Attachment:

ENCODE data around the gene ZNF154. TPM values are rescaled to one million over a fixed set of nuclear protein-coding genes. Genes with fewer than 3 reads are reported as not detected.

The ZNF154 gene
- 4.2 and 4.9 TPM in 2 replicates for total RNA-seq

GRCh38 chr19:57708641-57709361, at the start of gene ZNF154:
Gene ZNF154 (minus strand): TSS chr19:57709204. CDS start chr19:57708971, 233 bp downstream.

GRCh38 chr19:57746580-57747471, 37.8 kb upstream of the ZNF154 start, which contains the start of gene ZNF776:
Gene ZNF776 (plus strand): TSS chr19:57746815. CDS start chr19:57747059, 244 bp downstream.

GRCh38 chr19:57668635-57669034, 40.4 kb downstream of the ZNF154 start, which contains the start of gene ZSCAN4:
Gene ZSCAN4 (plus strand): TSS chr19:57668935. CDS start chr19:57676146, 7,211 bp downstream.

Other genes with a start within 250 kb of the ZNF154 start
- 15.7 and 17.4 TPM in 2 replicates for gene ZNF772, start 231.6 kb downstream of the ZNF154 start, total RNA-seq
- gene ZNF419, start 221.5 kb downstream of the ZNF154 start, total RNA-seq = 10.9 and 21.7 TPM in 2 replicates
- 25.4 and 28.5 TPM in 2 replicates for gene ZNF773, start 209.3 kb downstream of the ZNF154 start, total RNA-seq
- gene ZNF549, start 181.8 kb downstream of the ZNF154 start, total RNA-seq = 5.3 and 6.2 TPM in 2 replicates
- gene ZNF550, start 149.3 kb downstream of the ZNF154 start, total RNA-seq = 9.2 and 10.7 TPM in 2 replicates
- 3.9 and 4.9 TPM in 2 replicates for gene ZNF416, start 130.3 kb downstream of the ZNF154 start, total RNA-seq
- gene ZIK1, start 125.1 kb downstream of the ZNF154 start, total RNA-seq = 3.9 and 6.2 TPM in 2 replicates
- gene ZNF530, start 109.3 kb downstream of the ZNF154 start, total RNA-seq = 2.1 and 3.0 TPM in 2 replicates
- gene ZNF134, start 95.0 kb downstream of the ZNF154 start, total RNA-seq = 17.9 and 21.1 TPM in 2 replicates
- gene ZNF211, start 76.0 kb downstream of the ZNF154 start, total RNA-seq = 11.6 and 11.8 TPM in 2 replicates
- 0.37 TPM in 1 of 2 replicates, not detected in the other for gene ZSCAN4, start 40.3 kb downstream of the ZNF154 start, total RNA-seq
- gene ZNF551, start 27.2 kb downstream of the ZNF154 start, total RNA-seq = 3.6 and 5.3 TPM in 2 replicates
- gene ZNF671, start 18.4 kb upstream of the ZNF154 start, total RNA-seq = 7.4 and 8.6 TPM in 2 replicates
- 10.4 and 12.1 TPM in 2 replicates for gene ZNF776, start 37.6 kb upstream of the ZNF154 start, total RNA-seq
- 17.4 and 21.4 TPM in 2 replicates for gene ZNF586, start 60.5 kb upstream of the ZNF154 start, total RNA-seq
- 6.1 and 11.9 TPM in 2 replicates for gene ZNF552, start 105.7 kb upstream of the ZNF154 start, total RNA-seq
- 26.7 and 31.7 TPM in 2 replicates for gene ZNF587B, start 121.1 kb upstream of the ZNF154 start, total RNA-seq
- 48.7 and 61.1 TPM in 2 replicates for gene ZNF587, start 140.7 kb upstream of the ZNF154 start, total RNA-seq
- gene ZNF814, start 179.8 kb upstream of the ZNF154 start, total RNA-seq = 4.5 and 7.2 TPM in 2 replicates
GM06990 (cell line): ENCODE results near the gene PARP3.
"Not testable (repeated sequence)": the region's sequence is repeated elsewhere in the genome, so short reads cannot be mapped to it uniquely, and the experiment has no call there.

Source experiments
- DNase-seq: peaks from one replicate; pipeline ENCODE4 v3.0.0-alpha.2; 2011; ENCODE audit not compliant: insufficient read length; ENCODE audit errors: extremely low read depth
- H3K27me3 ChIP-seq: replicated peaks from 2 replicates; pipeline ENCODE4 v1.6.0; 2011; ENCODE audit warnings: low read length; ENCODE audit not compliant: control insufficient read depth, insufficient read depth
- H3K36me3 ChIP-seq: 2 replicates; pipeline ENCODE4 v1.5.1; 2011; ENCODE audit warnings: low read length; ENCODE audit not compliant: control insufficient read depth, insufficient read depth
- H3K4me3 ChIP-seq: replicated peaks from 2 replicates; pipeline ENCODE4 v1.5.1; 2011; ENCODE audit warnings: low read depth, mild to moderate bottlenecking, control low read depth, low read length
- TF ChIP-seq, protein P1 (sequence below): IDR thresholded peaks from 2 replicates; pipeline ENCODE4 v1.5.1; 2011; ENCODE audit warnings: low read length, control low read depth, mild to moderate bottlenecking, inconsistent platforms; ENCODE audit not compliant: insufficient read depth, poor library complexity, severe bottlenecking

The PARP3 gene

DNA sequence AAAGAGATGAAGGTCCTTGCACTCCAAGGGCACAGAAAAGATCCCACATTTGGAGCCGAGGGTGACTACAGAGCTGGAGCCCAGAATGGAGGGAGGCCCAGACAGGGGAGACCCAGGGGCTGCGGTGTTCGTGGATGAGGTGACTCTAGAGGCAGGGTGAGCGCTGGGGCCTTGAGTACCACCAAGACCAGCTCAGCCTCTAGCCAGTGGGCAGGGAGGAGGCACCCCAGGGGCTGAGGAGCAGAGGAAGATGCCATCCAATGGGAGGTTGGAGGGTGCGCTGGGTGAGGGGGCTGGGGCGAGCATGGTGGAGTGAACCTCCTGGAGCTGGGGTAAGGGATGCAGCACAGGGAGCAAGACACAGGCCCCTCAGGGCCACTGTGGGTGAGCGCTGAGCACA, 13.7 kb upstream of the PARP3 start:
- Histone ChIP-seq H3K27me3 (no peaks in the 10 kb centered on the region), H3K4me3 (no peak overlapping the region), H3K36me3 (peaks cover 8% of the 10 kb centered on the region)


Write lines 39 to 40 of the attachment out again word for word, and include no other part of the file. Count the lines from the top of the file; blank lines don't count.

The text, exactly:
DNA sequence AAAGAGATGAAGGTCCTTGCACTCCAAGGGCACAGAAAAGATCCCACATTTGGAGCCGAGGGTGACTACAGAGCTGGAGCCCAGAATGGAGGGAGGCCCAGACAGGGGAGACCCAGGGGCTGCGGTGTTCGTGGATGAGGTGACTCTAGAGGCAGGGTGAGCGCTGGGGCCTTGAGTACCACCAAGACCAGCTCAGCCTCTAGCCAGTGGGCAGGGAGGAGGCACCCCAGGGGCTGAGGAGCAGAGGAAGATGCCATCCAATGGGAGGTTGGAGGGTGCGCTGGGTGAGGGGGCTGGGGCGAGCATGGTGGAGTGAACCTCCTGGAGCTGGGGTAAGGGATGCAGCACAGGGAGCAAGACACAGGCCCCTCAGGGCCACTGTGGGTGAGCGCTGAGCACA, 13.7 kb upstream of the PARP3 start:
- Histone ChIP-seq H3K27me3 (no peaks in the 10 kb centered on the region), H3K4me3 (no peak overlapping the region), H3K36me3 (peaks cover 8% of the 10 kb centered on the region)